Proximity Improves Machine Learning RoI09.09.2019 By Rob Daly Editor-at-Large
For all of the hype that machine learning has generated over the past few years, there is one question on every budget approver’s mind: When will we see our return-on-investment?
Organizations will not see an immediate return, according to Valentino Zocca, vice president, data science at Citi and who moderated a panel at the AI in Finance Summit in Midtown Manhattan. “It’s a journey, and it takes time.”
A significant governing factor on the pace of ROI is how the firm organizes its machine-learning resources, added Kamalesh Rao, a senior data scientist at Société Générale and who participated on the panel.
Centralized and decentralized approaches each have their strengths and weaknesses.
The quickest way to see an ROI would be to embed one or two data scientists into existing data practices, according to Rao.
“It might not be the entire organization, but an individual siloed practice that can deliver results on a platform, which can scale quickly,” he said. “Maybe they already have some sort of delivery platform that does not use artificial intelligence or machine learning, but at least they have a data engineer, a data engineering practice, and a data engineering system.”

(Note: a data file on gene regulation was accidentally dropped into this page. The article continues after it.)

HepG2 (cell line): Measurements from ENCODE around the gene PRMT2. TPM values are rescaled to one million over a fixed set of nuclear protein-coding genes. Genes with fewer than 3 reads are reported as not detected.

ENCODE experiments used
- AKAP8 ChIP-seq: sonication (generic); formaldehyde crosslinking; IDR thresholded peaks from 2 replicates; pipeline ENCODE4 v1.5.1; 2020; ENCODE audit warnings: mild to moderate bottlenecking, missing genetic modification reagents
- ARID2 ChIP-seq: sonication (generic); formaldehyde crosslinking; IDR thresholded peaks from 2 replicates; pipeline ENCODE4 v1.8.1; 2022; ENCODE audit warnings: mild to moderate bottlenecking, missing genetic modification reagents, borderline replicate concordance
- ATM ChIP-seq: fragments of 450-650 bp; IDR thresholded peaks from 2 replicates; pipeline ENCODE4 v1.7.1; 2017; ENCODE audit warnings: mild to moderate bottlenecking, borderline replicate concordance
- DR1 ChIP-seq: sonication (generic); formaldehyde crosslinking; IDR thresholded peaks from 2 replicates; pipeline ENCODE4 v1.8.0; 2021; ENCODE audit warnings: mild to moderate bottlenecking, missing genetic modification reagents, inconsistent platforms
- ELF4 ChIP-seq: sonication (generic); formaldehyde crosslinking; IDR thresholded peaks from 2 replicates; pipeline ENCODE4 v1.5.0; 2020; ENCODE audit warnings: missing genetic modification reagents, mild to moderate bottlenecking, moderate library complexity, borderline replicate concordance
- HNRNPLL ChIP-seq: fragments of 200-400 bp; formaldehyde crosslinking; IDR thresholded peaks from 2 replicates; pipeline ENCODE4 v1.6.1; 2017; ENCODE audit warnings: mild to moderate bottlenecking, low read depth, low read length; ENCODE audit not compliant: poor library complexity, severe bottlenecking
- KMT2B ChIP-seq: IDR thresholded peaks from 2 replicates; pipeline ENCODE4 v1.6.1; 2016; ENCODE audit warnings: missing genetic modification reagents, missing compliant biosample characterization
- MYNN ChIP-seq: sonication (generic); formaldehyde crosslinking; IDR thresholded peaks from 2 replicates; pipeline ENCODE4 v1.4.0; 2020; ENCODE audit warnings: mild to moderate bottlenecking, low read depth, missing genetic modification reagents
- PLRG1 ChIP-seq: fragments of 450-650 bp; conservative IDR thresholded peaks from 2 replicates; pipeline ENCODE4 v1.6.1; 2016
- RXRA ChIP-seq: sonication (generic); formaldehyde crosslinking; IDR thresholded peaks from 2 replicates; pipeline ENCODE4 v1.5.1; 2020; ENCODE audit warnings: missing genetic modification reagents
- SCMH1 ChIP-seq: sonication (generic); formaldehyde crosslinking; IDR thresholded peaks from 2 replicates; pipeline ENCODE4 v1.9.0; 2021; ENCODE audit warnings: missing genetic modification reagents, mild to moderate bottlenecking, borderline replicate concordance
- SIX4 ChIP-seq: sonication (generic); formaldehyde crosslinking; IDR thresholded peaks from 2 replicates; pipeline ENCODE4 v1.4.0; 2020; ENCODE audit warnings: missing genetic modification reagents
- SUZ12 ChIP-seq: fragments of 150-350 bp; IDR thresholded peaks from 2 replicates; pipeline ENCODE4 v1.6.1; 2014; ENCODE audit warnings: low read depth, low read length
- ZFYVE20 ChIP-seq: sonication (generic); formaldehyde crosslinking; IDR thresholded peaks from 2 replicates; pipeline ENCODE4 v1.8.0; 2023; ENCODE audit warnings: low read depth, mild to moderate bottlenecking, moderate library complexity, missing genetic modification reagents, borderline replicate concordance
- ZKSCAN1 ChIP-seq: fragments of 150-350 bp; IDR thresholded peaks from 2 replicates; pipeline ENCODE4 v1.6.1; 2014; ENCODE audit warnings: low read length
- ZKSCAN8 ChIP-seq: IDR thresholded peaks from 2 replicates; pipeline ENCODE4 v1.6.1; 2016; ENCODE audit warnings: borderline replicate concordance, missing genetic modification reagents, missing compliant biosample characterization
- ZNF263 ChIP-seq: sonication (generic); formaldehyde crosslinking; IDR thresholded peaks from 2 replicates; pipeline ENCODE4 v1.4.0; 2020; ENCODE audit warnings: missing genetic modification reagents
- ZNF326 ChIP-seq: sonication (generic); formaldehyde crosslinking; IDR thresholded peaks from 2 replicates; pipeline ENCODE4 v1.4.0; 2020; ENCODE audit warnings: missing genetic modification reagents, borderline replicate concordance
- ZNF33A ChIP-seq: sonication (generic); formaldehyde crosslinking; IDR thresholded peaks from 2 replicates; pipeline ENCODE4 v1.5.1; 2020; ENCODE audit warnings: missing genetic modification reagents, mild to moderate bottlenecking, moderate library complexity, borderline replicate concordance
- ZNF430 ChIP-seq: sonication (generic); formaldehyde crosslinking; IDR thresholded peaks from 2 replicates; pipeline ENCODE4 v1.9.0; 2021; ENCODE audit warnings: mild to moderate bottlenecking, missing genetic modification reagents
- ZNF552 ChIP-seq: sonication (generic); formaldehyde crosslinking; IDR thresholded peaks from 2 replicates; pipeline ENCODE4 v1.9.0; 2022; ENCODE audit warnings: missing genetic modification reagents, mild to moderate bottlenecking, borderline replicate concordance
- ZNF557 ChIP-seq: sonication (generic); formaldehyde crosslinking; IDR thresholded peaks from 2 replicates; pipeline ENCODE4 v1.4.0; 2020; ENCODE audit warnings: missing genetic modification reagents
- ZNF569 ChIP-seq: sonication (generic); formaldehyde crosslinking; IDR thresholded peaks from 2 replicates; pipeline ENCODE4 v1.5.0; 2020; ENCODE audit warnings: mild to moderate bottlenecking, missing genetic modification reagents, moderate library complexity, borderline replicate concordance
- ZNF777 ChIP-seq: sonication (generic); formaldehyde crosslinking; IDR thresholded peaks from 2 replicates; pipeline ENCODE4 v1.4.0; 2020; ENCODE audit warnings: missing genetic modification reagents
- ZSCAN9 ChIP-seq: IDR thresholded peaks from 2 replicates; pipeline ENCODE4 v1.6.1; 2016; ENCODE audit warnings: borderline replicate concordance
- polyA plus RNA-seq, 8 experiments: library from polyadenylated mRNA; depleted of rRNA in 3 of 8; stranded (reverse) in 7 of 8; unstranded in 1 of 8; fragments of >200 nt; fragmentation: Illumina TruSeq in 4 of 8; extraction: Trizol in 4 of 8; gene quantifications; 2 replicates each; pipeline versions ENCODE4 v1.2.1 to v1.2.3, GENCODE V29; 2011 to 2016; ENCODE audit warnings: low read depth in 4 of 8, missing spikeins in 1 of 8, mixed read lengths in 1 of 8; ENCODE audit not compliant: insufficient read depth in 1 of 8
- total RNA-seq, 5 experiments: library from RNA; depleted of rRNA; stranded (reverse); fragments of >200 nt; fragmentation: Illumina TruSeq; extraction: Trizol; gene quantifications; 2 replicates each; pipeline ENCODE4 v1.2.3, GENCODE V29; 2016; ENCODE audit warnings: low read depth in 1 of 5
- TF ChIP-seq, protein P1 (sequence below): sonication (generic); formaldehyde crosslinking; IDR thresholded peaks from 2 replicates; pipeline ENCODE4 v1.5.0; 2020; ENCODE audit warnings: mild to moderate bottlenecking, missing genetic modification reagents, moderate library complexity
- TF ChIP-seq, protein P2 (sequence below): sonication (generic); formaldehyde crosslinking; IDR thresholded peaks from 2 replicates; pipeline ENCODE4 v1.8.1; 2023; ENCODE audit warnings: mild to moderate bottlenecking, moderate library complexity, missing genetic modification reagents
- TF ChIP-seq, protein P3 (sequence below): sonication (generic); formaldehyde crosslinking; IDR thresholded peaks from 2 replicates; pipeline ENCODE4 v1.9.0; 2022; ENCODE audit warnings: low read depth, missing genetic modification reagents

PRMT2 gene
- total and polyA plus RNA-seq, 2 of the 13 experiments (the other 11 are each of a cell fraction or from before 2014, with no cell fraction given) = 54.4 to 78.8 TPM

UBS Asset Management realized that increasing the proximity between its IT and data science teams was beneficial, agreed fellow panelist Zachary Glassman, a data scientist at UBS Asset Management.
“The more that your data science team can be thinking about how this will look in production and how they can engineer it,” he said. “It might not have been their traditional role, but it will enable things to get into production faster.”
However, large organization, such as banks, tend to take a “cathedral” approach, which uses pre-made tools, a central platform, and a consulting model that farms out talent.
“I think that is a harder way to go, but in the long run, it may be more efficient,” said Rao. “The first approach will get you a faster return, but in the long run, it may be more costly.”
Eventually, organizations should reach a point where machine-learning engineering becomes yet another box on the developer’s checklist like information security, according to Marsal Galvalda, head of machine learning, commerce platform at Square and panelist.
“Ideally, it is more a continuum and not a separate and siloed team,” he said. “It is all a matter of how you embed this organization with a machine-learning mindset. In practice, you will start with some sort of center-of-excellence or something, but the ideal endpoint for machine learning is to be just another tool that engineers use to develop services and parts.”
By Greta Zhou and Andy Cheung, APAC AES, Credit Suisse
With Julien Messias, Founder, Head of Research & Development, Quantology Capital Management
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